Page One

Legal Champion Enrolls In School Board Lawsuit

By Matthew Artz
Friday December 19, 2003

The Berkeley Unified School District has found the legal champion they hope can beat back a lawsuit that threatens to end racial balance in its elementary schools. 

Jon Streeter, a 1981 Boalt Hall graduate and a partner at San Francisco law firm Keker & Van Nest, won’t charge the district to defend it against the suit filed in August by the Pacific Legal Foundation (PLF). The conservative advocacy law group has charged that the district’s student assignment policy—requiring each school’s racial mix to come within five percent of the district-wide tally—violates Proposition 209. 

That measure, passed by voters in 1996, precludes racial preferences or discrimination in public education, employment and contracting. 

Despite continued silence from district officials, Streeter confirmed his appointment to represent the district, which in 1968 became the first in the nation to voluntarily desegregate. 

“Berkeley has an extraordinary legacy that deserves to be honored, and I’m pleased to be an advocate for it,” he said. 

PLF had been threatening to sue Berkeley for several years, but decided to proceed after winning a similar case, Crawford v. Huntington Beach Union High School District, in California’s Fourth District Court of Appeals last year. 

In that case, the judge ruled that Huntington Beach’s transfer policy—which in one instance prohibited a white student from transferring out of a white-minority high school unless another white student could be found to take his place—violated Proposition 209.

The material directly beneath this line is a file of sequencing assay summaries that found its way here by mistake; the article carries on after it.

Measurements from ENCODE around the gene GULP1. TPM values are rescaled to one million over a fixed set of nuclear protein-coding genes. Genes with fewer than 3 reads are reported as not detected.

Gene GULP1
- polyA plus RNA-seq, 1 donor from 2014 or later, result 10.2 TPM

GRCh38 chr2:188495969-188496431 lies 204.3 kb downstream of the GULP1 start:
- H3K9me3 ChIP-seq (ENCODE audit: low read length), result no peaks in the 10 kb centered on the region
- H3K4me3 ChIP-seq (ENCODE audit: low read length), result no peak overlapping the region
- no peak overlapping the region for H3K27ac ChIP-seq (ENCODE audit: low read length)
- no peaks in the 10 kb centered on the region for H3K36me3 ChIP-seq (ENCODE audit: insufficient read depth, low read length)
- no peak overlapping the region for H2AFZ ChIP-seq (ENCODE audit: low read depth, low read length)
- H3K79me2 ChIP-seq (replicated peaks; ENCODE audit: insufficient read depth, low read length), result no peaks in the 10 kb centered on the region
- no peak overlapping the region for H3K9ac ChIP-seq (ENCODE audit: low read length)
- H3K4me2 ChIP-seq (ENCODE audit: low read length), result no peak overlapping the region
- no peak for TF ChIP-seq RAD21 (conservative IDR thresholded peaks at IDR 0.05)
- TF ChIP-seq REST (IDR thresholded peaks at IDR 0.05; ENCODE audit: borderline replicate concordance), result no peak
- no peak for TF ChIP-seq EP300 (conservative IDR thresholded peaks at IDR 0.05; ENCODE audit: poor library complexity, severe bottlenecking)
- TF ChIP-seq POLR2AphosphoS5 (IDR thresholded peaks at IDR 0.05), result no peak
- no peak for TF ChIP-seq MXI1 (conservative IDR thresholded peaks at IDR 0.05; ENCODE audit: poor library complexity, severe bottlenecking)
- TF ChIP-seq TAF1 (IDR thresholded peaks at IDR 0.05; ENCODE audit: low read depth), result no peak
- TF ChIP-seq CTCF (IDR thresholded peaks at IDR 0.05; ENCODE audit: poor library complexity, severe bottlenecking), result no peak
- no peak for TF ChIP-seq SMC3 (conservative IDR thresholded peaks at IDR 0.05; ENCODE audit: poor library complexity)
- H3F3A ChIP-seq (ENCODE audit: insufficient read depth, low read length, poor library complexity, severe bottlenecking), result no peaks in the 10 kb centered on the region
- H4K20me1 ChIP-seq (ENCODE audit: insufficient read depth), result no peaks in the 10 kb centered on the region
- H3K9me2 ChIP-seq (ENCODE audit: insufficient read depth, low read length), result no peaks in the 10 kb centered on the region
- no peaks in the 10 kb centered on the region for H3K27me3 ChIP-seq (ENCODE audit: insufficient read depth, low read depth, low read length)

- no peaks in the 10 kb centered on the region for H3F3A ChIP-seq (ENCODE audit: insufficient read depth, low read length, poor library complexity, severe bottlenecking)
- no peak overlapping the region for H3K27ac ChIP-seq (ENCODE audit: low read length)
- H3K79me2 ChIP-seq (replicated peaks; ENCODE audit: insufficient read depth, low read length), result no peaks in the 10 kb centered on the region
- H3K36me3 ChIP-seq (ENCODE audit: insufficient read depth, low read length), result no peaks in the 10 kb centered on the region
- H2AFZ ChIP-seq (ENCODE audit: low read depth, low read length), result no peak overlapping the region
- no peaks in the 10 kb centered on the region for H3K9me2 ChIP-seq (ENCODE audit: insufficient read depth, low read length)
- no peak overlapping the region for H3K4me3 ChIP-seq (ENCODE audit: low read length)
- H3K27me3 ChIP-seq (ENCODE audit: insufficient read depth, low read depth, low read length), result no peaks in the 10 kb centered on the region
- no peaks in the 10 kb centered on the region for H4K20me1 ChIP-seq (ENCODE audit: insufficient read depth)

PLF lead attorney Cynthia Jamison said the Huntington precedent would weigh heavily on the Berkeley case.  

“The court found that children have the right to attend school without being labeled based on their race,” she said. “That is the heart of 209.” 

Under Berkeley’s plan, parents fill out a form indicating their child’s race as African American, White or Other along with their top three choices of elementary schools. The district retains final authority to place students, in part, based on race. 

PLF filed the suit on behalf of Berkeley resident Lorenzo Avila, who has two sons in district elementary schools. 

Streeter, who has argued pro bono civil rights cases in the past but never a school desegregation case, refused to divulge his line of argument. He is scheduled to file a brief Jan. 9 in Alameda County Superior Court. 

In the aftermath of the Huntington Beach case, a host of attorneys and legal foundations offered to defend the district from what they perceive as the PLF’s drive to expand Proposition 209 deeper into public schools than voters intended. 

“This is an extremely important case because there are so many unanswered questions about 209,” said American Civil Liberties Union of Northern California Legal Director Alan Schlosser, adding that the ACLU might join the defense. 

For years the district has debated changes to its school assignment policy, last amended in 1995.